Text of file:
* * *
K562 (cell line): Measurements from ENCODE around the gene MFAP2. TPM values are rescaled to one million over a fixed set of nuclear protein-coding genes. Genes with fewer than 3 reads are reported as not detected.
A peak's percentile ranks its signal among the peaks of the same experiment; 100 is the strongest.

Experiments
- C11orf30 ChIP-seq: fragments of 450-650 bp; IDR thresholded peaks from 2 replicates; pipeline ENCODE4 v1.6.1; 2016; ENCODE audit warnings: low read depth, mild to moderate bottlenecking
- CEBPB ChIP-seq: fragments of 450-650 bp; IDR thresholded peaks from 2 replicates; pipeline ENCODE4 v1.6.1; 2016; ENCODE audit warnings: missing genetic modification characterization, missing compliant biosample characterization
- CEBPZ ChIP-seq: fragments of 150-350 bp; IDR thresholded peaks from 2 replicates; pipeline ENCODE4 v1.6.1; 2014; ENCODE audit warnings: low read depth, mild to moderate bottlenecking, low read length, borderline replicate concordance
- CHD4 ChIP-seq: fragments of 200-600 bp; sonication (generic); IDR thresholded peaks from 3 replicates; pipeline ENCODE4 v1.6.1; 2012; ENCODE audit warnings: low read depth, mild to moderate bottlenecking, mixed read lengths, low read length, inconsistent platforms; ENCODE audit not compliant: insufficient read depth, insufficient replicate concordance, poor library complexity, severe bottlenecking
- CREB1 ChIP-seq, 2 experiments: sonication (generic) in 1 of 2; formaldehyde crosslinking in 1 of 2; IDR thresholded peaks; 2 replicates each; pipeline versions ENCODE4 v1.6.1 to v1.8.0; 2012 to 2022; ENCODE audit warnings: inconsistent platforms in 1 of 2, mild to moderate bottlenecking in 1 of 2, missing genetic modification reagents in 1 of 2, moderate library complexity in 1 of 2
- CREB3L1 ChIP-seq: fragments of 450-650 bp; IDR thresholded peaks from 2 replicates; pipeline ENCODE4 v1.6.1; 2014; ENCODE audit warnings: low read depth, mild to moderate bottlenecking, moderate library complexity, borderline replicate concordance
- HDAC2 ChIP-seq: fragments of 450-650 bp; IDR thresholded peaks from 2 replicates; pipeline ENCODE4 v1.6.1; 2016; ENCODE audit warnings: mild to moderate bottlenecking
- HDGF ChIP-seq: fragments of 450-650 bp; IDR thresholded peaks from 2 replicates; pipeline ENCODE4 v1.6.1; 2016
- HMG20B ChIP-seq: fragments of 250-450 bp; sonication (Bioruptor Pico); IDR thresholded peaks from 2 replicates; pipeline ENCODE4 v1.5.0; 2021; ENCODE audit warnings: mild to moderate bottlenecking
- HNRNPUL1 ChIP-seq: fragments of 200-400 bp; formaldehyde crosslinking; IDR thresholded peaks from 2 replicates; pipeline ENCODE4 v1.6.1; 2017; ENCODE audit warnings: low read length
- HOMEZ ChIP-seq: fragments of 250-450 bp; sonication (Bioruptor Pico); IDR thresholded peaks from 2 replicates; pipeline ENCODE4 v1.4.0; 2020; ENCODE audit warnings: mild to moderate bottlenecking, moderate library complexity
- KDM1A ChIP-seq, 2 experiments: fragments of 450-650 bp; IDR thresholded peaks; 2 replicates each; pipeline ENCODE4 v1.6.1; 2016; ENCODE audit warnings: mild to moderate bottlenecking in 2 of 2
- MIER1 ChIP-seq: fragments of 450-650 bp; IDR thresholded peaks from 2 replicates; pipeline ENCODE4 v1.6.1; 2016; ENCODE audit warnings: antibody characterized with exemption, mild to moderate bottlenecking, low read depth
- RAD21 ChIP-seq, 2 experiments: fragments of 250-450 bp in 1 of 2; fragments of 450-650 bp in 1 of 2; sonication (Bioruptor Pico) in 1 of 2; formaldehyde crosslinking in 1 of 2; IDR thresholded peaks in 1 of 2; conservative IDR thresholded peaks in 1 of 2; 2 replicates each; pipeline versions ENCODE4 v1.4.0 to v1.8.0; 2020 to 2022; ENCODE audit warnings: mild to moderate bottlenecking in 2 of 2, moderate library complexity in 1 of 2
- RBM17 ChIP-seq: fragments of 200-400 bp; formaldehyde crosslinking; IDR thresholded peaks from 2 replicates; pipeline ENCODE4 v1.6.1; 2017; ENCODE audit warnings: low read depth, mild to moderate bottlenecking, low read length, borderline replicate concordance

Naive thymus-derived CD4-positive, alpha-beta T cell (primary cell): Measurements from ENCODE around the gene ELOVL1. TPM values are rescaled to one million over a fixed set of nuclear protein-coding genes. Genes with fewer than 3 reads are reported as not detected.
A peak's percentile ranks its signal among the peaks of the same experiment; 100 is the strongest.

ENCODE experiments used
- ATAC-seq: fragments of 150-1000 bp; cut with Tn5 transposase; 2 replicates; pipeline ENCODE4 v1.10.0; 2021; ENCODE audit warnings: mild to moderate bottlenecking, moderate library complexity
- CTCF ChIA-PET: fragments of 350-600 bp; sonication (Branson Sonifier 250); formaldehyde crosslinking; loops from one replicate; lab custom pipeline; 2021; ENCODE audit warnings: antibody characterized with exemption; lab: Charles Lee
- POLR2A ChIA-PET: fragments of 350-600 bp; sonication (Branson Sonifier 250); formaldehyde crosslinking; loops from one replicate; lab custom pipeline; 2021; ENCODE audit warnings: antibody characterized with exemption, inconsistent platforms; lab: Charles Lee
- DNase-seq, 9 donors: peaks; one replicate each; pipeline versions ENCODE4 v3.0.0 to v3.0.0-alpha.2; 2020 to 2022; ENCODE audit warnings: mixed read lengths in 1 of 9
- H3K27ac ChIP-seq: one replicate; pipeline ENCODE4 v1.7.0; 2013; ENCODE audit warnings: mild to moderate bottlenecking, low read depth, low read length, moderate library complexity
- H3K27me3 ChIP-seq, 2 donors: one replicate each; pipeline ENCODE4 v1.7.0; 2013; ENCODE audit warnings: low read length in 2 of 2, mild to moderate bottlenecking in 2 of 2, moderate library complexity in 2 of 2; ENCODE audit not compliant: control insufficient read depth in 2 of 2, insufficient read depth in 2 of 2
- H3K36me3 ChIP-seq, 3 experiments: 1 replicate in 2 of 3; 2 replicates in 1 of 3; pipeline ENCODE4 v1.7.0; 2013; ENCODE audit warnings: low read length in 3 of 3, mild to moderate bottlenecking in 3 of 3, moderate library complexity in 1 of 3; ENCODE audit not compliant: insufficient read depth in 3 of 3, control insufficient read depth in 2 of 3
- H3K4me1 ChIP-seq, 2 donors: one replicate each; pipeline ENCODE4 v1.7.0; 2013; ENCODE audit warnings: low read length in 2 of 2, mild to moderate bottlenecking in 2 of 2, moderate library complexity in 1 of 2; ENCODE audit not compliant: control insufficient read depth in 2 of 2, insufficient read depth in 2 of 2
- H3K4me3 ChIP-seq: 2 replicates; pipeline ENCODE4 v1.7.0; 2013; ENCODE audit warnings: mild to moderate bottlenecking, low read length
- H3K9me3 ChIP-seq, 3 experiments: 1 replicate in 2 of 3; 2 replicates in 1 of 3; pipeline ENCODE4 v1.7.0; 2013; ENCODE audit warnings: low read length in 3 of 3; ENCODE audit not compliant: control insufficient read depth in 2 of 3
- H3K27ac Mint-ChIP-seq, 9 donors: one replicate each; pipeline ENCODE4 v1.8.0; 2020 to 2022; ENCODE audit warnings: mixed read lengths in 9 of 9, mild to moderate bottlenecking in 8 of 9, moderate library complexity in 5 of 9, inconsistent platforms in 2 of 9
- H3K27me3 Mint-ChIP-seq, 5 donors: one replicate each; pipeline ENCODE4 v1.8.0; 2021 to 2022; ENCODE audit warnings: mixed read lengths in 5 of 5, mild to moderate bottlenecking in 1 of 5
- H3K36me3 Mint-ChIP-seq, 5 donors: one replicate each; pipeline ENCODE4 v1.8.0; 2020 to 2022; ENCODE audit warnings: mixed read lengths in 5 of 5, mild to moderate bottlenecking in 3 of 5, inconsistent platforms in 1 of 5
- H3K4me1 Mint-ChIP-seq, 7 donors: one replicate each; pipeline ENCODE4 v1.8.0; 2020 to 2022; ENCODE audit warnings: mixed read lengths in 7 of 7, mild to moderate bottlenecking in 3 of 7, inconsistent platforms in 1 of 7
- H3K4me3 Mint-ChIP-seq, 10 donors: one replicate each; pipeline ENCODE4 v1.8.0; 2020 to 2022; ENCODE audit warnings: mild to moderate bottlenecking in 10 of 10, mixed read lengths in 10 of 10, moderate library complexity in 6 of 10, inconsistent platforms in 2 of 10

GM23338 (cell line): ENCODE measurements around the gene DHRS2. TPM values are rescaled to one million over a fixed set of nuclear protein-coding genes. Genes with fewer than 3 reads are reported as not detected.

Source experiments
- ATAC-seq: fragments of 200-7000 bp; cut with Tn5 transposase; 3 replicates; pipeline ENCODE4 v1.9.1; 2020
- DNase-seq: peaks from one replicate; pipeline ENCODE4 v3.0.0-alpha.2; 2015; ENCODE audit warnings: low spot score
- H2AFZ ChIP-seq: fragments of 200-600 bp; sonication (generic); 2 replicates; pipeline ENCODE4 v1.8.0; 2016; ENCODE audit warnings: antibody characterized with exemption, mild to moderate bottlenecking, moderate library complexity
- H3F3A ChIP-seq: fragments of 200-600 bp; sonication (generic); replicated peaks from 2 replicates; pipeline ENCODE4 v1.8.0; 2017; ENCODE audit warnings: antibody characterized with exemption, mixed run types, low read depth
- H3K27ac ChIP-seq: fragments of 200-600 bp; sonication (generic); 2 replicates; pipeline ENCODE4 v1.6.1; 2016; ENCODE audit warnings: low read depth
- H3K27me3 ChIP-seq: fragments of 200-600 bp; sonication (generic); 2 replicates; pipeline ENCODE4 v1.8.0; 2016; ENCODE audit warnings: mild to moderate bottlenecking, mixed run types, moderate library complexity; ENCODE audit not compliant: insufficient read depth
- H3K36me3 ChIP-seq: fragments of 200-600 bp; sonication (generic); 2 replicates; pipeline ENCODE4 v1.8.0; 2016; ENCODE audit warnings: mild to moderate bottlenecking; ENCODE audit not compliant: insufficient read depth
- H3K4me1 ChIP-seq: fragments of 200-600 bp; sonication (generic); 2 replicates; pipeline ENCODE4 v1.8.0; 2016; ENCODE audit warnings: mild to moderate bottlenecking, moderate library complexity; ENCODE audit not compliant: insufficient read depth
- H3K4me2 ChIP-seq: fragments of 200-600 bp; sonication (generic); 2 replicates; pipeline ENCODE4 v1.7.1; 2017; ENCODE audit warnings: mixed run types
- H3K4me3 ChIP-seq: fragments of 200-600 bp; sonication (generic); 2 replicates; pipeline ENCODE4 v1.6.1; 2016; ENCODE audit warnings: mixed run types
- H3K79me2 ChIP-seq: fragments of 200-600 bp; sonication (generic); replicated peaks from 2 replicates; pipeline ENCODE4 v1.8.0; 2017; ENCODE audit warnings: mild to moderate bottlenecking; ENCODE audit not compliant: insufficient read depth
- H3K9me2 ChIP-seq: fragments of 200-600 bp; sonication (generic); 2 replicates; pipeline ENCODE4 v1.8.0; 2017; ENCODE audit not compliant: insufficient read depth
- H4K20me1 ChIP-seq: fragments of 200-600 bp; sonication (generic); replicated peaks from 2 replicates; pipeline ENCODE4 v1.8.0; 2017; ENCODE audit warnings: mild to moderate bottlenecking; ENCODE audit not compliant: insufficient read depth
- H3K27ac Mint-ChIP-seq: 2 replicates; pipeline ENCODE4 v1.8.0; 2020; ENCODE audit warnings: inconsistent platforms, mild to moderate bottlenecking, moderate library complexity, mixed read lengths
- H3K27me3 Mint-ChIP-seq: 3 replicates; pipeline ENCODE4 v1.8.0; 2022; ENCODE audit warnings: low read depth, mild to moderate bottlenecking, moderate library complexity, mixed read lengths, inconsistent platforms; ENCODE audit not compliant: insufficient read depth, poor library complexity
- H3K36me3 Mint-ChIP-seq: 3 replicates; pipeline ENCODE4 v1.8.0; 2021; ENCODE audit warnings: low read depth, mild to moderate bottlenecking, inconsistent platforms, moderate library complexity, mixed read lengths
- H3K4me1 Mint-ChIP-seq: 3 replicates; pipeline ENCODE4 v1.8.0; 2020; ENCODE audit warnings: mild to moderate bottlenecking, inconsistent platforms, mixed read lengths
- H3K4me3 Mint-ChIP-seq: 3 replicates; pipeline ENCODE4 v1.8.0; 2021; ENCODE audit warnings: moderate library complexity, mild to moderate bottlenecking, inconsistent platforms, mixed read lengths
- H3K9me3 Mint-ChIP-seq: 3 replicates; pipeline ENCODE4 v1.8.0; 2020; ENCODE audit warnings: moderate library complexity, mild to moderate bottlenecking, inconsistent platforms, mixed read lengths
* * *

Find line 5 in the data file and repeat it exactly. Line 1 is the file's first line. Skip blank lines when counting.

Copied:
- CEBPB ChIP-seq: fragments of 450-650 bp; IDR thresholded peaks from 2 replicates; pipeline ENCODE4 v1.6.1; 2016; ENCODE audit warnings: missing genetic modification characterization, missing compliant biosample characterization